Two general contractors and the consultant employed by Metro to oversee subway construction were jointly blamed yesterday for the construction accident that flooded and closed part of the Blue Line in August 1977.
That assessment was contained in two reports the Metro staff submitted to the Metro board after months of investigation. The extra costs of construction because of the accident are expected to total more than $2 million, according to Metro sources.
The flood occurred when waters of the Washington Channel reached two construction dams and a supposedly watertight bulkhead, then moved through a completed but unused subway tunnel on the future Yellow Line to the L'Enfant Plaza station. There, the Yellow Line runs above the Blue Line.
Water rose to about 3 feet, clogging drains shared by both lines and backing up into the Blue Line, closing eight stations for four days.
The accident occurred on a $38.6 million project to complete the Yellow Line connection from the edge of the Southwest waterfront to the Pentagon. The plan was and is to sink tubes into the Washington Channel and connect them with concrete tunnels on each side of the channel.
The construction dams, called cofferdams, were supposed to hold back the waters of the channel while workmen excavated for the tubes.The sunken tube project is a $38.6 million joint venture of Perini Horn Morrison Knudsen. The Perini job abuts completed tunnel work running from L'Enfant Plaza to the waterfront. That contract was held by Traylor Brothers. The breach occurred between the Flagship and Hogate's restaurants.
Perini built the cofferdams; Traylor Brothers installed the bulkhead.
The entire Metro construction project is being supervised by Bechtel Corp., which received $19.5 million from Metro in 1978 for performing that work. The present Bechtel contract is being renegotiated from month to month.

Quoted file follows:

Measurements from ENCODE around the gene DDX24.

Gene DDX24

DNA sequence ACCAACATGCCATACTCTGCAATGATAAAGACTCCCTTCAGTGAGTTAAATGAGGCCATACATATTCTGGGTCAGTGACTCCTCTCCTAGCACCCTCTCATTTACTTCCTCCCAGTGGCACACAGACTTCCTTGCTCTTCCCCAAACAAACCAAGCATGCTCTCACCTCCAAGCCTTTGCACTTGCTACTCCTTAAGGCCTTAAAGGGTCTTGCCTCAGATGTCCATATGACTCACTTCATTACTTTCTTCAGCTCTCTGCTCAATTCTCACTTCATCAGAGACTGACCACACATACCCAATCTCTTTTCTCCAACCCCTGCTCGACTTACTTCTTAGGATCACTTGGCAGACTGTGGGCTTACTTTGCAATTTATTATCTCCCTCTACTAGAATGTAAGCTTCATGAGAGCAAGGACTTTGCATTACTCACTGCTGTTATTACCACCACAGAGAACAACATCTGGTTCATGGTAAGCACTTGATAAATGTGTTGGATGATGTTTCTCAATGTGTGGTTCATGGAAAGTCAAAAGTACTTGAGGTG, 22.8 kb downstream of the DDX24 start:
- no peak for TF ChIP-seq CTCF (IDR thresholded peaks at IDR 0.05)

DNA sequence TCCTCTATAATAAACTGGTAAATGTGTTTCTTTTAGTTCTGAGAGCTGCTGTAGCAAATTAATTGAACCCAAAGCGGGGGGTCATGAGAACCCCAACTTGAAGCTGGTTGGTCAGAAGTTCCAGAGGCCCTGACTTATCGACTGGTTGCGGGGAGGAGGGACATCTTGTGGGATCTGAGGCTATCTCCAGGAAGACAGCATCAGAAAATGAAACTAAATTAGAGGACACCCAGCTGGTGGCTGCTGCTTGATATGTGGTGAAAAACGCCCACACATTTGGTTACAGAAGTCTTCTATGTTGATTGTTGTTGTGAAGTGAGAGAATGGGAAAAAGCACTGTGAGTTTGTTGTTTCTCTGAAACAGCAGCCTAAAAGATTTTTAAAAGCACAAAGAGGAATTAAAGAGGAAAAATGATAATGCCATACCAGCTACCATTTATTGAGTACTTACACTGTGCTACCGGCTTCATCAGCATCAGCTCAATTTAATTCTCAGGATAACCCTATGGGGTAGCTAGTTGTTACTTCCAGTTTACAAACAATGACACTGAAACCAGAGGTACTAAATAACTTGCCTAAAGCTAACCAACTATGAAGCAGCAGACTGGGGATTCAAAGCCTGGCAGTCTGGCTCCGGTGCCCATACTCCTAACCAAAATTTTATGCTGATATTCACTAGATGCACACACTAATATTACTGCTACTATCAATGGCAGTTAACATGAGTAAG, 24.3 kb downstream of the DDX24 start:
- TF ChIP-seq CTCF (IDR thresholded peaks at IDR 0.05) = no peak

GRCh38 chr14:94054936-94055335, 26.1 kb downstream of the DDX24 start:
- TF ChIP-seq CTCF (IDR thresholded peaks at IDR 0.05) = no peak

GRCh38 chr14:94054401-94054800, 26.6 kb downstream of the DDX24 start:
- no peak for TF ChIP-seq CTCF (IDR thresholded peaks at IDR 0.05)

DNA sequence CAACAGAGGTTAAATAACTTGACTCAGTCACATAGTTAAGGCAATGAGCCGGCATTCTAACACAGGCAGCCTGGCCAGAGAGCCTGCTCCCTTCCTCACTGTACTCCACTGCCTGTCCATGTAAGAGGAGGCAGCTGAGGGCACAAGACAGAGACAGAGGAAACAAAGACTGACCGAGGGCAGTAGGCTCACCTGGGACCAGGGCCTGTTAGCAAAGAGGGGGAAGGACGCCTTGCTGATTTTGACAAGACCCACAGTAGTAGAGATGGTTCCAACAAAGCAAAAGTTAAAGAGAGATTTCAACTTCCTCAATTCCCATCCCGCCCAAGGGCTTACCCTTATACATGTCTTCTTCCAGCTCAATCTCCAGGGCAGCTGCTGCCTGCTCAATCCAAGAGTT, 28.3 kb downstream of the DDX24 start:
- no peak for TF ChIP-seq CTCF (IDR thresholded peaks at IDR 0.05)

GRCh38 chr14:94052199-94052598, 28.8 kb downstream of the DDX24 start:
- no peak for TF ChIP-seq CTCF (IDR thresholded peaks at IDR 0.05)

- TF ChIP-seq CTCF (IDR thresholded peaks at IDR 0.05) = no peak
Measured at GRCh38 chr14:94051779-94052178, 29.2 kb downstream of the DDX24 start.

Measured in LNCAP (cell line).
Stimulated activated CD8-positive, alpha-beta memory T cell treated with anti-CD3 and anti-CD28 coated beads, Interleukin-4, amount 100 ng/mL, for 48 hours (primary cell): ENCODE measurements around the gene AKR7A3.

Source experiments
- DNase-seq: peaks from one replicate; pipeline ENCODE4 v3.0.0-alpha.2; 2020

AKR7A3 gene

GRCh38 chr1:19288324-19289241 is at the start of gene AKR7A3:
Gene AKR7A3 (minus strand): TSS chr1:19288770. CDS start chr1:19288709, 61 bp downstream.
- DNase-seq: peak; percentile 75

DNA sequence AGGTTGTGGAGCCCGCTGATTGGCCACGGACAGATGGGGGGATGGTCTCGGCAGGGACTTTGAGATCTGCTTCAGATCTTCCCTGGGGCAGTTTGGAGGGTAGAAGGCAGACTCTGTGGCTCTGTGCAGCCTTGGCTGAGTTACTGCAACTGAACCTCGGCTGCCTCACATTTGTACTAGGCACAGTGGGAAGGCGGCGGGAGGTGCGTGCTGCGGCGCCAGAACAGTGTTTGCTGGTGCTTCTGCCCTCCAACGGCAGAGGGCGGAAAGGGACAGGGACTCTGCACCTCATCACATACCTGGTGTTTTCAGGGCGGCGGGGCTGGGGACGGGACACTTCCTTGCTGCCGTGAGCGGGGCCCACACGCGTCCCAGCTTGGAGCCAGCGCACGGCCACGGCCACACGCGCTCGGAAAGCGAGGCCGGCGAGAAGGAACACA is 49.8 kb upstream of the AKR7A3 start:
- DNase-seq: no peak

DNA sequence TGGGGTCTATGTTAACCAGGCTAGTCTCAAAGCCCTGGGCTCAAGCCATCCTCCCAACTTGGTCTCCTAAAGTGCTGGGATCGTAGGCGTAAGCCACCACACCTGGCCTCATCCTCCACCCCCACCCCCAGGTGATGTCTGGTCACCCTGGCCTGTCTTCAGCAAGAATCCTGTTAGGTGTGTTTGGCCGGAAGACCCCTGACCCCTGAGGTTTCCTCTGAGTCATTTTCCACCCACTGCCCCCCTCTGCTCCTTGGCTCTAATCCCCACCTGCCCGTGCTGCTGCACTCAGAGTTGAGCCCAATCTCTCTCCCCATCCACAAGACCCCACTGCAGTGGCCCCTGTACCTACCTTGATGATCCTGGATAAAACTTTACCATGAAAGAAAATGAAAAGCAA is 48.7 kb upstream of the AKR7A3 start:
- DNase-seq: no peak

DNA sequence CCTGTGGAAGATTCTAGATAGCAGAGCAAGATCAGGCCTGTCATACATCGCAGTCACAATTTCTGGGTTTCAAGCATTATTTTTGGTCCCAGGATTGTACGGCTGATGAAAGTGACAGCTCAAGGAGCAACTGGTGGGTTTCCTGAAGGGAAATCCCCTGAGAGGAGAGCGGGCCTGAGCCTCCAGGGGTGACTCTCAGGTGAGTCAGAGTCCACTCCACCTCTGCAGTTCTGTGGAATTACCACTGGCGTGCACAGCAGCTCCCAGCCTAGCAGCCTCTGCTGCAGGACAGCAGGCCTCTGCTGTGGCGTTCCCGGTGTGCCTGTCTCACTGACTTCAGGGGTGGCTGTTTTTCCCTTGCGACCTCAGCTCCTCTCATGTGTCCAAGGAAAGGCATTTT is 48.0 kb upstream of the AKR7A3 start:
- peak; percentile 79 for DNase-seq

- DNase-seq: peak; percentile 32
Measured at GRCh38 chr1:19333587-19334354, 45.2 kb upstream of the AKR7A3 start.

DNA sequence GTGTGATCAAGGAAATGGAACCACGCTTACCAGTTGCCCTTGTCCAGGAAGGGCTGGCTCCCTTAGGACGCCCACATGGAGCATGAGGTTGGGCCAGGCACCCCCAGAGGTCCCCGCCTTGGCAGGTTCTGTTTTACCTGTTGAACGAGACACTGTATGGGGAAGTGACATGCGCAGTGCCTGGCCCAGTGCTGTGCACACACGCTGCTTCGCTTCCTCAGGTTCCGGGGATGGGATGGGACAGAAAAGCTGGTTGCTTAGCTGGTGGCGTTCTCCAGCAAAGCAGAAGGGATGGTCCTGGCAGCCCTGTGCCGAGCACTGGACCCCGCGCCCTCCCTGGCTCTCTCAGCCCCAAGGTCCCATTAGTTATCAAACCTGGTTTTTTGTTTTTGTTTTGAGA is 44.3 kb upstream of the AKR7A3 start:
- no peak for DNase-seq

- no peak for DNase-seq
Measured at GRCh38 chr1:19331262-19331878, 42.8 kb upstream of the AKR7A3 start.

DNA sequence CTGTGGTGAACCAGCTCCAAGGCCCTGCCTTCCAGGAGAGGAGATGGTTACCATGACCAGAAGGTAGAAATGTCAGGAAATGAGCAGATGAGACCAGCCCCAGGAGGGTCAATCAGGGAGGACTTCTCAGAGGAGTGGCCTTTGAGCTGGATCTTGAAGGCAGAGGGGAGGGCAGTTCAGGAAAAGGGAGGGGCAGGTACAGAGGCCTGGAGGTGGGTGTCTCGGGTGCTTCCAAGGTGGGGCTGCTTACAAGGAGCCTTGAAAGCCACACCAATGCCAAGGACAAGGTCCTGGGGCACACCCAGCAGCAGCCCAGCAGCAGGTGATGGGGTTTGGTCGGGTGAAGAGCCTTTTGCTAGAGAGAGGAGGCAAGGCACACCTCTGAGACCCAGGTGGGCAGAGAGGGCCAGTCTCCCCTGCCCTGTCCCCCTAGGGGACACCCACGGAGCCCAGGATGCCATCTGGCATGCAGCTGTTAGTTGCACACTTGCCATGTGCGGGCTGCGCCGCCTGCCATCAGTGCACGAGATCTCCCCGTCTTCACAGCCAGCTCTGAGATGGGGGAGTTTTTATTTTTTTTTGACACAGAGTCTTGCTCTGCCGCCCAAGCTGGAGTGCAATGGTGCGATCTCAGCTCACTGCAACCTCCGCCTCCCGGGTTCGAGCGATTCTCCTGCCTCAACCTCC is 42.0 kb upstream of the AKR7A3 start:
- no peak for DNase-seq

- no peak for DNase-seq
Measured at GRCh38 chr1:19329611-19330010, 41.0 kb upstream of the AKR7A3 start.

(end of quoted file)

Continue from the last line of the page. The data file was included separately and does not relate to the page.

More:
Investigators found that the cofferdams had been flooded to a lesser degree on three previous occasions, yet the same construction techniques were continued. The bulkhead, they found, was inadequately fabricated. A drain pipe leading to the Metro tunnels from the channel was not capped as it was supposed to be.
Bechtel's supervisors were supposed to oversee the project. A consultant study commissioned by Metro from A.A. Mathews Inc., of Rockville, called the work of all three principals "less than satisfactory."
A report from John S. Egbert, Metro's assistant general manager for design and construction, said that "no single action was in itself the principal cause".
A spokesman for Perini declined to comment because "we have not read the report."
Thomas Traylor, president of Traylor Brothers, said "Our belief is that [the bulkhead] was damaged during construction subsequent to completion of our part of the construction."
Thomas G. Flynn, a San Francisco spokesman for Bechtel, said, "We take strong exception to the Mathews report. It is wrong, inaccurate and very incomplete.
"It is clear that [Metro] also does not agree totally with the report and has submitted its own. Beyond that, we believe [Metro] was completely correct in its position that further detailed discussion of the matter at this time is inappropriate."
Metro officials declined to comment beyond the reports.